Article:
Broad Stage, Santa Monica, January 11-28, 2018
AT&T Performing Arts Center, Dallas, January 31-February 4, 2018
Arsht Center, Miami, February 16-March 4, 2018
Philadelphia Theatre Company, March 13-April 1, 2018
“Small Mouth Sounds” is an extraordinary play that is both satirically funny and poignantly sad … all while the actors are largely silent. New York playwright Bess Wohl’s deservedly acclaimed 100 minute play takes place during a five-day silent retreat on the wooded grounds of “the institute.” A droll and witty send-up of the meditation, self-improvement, and eastern mindfulness industries, the six troubled workshop participants are instructed to breathe deeply, meditate, seek inner peace, practice yoga, and create their “intentions,” which they studiously transcribe and carry with them, only to burn them ceremonially at the end of the week.
We are introduced to the group as the first session begins. Since the actors are largely mute, we don’t learn most of their characters’ names, and can only surmise their personalities and problems from their amazing facial expressions and heightened, but not super-exaggerated, body language. Fit, handsome and apparently confident, Rodney (Edward Chin-Lyn) is a yoga star, superbly in his element. He is recognized by awe-struck Judy (Cherene Snow) and Joan (Socorro Santiago), a middle-aged couple, whose relationship we see is tension-filled, as they blame each other for getting lost. But something much deeper is causing their angst.
Ned (Ben Beckley), appears to be looking forward to the workshop, until Rodney starts strutting his yoga stuff. Ned wears an ethnic hat to cover some head wounds, which are outward manifestations of his more serious tribulations. Jan (Connor Barrett), with piercing eyes, sleeps next to a photograph of a young boy, who we surmise to be his dead son. He is kind to Alicia (Brenna Palughi), who arrives late, frazzled and miserable after a break-up, wearing headphones and carrying a forbidden bag of food.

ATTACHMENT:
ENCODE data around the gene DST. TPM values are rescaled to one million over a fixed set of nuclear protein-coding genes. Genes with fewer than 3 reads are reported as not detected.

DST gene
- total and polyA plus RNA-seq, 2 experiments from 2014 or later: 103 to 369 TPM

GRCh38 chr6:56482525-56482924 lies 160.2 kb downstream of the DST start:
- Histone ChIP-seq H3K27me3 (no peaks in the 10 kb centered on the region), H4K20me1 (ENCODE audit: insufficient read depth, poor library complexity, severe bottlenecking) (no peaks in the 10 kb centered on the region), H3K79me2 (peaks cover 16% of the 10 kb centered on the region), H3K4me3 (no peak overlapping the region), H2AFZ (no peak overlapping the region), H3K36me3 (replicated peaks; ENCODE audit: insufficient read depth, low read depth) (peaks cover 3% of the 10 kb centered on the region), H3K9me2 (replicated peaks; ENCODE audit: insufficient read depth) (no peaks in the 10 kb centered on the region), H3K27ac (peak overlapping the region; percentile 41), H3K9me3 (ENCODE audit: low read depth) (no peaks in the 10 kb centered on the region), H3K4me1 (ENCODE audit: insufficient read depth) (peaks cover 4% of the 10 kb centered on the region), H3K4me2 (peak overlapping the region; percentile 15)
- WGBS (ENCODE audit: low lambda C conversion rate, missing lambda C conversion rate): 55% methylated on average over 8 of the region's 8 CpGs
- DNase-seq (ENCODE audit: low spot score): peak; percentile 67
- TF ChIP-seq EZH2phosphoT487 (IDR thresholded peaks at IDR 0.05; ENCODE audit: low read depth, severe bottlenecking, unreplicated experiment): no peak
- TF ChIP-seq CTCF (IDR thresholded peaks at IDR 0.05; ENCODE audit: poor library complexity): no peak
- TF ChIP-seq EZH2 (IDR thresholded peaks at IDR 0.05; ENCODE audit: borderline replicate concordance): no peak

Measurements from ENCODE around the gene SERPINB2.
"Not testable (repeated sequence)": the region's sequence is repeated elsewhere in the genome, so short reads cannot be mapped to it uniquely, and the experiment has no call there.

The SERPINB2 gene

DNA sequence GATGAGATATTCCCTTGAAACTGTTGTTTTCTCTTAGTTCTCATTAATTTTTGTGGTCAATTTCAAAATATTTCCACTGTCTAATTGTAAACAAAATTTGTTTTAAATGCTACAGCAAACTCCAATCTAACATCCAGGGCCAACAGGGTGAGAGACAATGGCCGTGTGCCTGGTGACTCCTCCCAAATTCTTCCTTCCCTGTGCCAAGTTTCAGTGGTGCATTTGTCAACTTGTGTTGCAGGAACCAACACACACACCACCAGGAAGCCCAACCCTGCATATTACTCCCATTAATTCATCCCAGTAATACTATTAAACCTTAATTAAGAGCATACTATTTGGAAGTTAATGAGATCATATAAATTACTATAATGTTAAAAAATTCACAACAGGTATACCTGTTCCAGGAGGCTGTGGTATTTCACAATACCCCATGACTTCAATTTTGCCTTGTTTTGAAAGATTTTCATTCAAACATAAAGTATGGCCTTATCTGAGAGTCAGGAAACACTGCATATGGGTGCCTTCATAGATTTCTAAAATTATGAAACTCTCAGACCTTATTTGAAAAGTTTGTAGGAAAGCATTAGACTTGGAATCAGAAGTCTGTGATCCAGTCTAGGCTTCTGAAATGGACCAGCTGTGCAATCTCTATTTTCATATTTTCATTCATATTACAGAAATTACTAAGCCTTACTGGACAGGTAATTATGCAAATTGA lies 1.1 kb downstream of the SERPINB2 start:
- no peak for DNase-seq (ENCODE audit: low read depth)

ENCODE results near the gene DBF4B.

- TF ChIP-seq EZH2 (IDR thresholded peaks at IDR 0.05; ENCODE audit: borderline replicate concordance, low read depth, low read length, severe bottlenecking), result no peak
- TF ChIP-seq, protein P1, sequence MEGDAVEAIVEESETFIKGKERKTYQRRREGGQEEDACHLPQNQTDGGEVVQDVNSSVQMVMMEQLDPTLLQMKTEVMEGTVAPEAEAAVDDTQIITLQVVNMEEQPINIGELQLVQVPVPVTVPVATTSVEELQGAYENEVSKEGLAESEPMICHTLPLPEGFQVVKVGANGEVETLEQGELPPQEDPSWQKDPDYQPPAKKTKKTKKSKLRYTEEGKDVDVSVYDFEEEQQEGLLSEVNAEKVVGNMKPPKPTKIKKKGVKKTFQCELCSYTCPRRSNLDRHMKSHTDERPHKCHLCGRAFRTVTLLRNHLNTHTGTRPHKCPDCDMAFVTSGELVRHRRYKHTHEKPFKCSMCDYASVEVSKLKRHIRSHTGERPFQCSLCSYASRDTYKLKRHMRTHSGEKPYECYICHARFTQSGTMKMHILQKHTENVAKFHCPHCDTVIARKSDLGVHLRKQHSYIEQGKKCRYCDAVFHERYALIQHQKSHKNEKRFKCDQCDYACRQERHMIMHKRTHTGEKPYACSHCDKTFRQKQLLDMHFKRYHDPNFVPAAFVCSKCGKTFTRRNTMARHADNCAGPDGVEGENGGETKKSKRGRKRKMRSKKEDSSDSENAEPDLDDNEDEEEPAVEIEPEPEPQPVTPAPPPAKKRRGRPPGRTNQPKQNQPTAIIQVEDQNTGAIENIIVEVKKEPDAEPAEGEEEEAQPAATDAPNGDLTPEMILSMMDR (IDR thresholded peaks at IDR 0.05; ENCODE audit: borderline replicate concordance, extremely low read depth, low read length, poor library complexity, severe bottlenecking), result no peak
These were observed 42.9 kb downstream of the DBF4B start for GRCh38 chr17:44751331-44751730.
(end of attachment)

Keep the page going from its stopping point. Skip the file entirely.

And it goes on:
The group is led by the disassociated unseen and slightly accented voice of their guru (Orville Mendoza), who professes a self-satisfied ignorance of 21th century technology, except when he answers his cell phone. Preoccupied with his head cold and his father’s health, he sneezes into his microphone and voices his frustration at his students’ lack of progress. His meaningless, but allegedly instructive tales are told in a pseudo-solemn voice. The leader’s catchphrases, like, “You have come here to meet yourself,” have just the right degree of inanity.
As the retreat continues, relationships emerge and change. A few of the initiates seem to have found solace, change or enlightenment by the close of the retreat, as they hastily wish each other well.
Titrating the audiences’ emotions between laughter and sorrow are the excellent actors, directed by the talented Rachel Chavkin (“Natasha, Pierre and the Great Comet of 1812”), who keeps the action moving and the audience enchanted. But Bess Wohl’s creative writing is paramount. She has written a play that obliges us to complete the portrait of the six souls who crave a sense of peace, and to wonder and worry about them after we leave the theater. Don’t miss it.
Emily S. Mendel
©Emily S. Mendel 2017 All Rights Reserved